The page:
Instead of looking for fossil at that age, the researchers looked for biomarkers:
Rather than searching for conventional body fossils, the researchers have been tracking molecular signs of animal life, called biomarkers, as far back as 660-635 million years ago during the Neoproterozoic Era. In ancient rocks and oils from Oman, Siberia, and India, they found a steroid compound produced only by sponges, which are among the earliest forms of animal life.
“Molecular fossils are important for tracking early animals since the first sponges were probably very small, did not contain a skeleton, and did not leave a well-preserved or easily recognizable body fossil record,” Zumberge said. “We have been looking for distinctive and stable biomarkers that indicate the existence of sponges and other early animals, rather than single-celled organisms that dominated the earth for billions of years before the dawn of complex, multicellular life.”
The biomarker they identified, a steroid compound named 26-methylstigmastane (26-mes), has a unique structure that is currently only known to be synthesized by certain species of modern sponges called demosponges. UCal Riverside, “Oldest evidence for animals found” at Phys.org
Follow UD News at Twitter!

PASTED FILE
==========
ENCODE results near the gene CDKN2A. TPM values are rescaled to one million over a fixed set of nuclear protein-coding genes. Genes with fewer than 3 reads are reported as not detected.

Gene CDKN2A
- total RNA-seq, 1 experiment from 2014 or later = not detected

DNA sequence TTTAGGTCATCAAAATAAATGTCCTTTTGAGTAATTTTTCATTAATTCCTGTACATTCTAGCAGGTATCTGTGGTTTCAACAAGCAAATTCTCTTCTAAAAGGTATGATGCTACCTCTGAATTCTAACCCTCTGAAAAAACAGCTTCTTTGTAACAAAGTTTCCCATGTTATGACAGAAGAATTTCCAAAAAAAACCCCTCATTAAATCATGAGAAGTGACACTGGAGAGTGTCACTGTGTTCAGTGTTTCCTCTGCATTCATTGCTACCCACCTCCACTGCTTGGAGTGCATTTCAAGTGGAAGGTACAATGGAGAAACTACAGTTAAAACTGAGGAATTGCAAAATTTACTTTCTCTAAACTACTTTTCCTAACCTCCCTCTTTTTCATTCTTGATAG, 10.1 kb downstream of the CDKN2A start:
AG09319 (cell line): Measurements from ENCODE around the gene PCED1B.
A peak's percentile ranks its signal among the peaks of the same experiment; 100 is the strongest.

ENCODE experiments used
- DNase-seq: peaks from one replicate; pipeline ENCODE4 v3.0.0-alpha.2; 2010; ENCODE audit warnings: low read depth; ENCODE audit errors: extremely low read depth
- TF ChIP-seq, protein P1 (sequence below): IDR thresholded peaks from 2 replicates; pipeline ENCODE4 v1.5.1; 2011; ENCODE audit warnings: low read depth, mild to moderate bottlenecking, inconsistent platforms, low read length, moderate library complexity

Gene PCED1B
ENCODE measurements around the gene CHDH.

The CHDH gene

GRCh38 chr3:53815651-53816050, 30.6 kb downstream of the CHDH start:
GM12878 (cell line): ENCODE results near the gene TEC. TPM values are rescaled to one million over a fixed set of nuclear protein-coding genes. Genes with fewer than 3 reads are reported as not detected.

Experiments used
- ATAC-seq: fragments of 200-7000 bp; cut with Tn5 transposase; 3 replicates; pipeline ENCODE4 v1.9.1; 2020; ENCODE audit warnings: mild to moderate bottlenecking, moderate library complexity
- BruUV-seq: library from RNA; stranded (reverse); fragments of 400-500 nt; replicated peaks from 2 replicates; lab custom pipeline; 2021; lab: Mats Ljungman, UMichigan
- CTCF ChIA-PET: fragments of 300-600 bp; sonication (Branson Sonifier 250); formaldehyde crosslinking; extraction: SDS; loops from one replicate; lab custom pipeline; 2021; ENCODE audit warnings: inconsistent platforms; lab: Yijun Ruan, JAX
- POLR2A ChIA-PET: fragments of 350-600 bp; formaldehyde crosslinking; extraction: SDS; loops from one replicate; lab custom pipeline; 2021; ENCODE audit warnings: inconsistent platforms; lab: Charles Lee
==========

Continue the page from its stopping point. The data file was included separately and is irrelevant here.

See also: Researchers: The sponge is the oldest animal phylum after all, not the jellyfish (both around 600 mya)
Gunter Bechly: Dickinsonia is NOT likely an animal Rather, it “Rather, he thinks, it is an unknown type of life form, which belonged to “an alien clade” (558 mya) not certainly related to later life forms.” That’s, of course, an interesting consideration: Entire small kingdoms of life could have come and gone within a hundred million years.
2 Replies to “Oldest evidence for animals found at 635 mya”
Sponges are interesting critters. They are more of an assemblage of individual cells than a true metazoan. You can put one in a blender and it will reassemble itself.
Excellent video. Gives you a sense of being there, gives clear explanations, and best of all show the SIZE of the animals. Undersea pictures are usually lacking scale referents, so you can’t tell if the critter is microscopic or monstrous.